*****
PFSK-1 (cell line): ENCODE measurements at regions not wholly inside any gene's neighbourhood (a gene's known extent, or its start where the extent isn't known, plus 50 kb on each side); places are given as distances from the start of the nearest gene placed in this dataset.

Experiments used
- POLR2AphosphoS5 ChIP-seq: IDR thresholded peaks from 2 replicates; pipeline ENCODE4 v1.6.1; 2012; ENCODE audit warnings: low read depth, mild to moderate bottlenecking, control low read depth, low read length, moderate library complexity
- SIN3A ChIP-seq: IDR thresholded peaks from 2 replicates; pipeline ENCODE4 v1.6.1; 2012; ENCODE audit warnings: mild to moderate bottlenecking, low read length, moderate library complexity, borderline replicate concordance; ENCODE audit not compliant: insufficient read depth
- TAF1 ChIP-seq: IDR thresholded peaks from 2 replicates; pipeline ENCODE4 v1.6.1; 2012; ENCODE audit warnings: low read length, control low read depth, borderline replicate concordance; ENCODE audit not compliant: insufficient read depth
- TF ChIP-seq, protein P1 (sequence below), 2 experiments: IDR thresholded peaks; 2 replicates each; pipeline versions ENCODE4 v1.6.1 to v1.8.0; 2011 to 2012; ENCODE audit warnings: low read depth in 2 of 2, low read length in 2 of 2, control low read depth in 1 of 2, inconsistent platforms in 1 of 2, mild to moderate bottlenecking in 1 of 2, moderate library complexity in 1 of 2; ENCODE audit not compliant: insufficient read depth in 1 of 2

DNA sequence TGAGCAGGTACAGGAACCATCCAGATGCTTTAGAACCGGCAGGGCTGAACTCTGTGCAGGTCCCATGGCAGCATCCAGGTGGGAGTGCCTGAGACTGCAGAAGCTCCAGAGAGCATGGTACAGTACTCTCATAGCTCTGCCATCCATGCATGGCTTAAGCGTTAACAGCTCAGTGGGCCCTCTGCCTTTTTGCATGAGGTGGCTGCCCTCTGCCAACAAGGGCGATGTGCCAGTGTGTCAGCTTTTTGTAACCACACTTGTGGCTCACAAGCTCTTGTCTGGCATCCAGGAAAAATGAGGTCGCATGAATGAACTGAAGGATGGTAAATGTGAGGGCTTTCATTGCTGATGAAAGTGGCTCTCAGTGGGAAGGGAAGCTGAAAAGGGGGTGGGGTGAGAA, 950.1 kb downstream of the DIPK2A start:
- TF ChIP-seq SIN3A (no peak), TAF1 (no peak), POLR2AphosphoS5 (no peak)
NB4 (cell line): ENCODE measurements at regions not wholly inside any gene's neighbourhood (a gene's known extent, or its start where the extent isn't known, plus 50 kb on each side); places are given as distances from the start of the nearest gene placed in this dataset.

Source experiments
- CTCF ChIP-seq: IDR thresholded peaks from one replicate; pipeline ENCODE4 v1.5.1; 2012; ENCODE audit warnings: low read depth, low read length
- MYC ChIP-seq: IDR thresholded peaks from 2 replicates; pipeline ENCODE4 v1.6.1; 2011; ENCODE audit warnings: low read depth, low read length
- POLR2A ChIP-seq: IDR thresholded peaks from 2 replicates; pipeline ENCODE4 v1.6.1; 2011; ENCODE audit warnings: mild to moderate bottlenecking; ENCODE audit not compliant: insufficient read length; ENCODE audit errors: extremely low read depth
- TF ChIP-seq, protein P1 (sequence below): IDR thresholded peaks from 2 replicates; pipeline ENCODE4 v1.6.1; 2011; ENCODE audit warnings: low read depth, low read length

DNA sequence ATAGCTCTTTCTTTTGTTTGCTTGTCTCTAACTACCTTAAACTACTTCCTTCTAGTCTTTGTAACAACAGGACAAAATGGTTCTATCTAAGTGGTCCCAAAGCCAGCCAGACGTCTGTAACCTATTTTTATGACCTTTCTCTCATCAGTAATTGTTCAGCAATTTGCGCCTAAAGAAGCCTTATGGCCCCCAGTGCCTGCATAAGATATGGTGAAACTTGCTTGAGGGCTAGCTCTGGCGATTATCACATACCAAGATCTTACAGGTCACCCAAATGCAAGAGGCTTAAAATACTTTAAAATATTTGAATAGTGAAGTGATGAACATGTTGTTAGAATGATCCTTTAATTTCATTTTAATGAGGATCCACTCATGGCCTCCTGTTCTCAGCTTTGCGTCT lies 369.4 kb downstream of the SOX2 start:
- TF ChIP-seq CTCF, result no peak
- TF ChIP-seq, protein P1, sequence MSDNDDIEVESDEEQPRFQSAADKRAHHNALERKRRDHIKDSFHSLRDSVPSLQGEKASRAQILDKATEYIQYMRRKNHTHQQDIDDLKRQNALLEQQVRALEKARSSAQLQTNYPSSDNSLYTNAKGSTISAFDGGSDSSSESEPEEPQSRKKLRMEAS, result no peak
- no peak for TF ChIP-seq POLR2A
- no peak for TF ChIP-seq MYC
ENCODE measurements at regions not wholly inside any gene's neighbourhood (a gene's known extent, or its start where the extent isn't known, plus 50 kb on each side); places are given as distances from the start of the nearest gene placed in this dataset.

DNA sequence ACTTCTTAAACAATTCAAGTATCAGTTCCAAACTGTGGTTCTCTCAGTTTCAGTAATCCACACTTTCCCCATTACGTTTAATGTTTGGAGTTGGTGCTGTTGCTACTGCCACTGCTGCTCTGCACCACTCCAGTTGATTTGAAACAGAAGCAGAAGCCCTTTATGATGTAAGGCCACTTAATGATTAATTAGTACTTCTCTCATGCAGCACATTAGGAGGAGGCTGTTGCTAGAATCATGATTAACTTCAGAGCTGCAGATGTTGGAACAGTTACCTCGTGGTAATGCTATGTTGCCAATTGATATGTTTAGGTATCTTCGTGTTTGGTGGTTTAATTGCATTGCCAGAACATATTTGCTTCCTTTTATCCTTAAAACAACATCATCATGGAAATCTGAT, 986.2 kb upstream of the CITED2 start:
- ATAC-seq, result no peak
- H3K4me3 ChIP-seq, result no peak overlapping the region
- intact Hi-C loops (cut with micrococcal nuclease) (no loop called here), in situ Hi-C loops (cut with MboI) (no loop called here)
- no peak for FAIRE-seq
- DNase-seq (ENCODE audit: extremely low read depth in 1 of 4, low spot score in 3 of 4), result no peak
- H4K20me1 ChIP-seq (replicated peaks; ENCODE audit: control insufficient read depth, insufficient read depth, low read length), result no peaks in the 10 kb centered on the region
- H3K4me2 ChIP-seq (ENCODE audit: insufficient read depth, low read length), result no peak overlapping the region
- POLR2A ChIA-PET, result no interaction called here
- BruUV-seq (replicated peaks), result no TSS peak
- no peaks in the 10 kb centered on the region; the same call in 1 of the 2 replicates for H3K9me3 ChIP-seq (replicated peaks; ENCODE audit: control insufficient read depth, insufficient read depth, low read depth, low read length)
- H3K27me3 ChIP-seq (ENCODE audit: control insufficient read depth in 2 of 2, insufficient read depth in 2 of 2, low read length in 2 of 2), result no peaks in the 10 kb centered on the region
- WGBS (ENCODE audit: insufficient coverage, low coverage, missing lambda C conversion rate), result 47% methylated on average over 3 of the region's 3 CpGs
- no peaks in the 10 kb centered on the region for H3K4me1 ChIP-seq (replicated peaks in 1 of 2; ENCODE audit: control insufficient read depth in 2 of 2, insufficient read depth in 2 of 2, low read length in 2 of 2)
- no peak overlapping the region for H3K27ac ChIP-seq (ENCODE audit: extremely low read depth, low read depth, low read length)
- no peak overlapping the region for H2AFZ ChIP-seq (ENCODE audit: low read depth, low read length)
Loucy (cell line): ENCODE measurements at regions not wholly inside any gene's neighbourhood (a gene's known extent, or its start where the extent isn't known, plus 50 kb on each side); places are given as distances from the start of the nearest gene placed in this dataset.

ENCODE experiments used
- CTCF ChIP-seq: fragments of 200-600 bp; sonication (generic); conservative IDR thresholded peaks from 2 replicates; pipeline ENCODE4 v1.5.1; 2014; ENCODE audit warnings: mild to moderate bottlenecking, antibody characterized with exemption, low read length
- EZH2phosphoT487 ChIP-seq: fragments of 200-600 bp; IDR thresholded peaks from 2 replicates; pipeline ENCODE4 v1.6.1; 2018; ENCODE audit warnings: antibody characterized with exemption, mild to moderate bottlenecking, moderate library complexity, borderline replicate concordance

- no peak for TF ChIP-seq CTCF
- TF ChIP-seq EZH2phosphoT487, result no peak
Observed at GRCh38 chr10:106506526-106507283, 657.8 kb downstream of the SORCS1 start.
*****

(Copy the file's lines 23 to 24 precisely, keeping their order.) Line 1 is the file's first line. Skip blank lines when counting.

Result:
- H3K4me3 ChIP-seq, result no peak overlapping the region
- intact Hi-C loops (cut with micrococcal nuclease) (no loop called here), in situ Hi-C loops (cut with MboI) (no loop called here)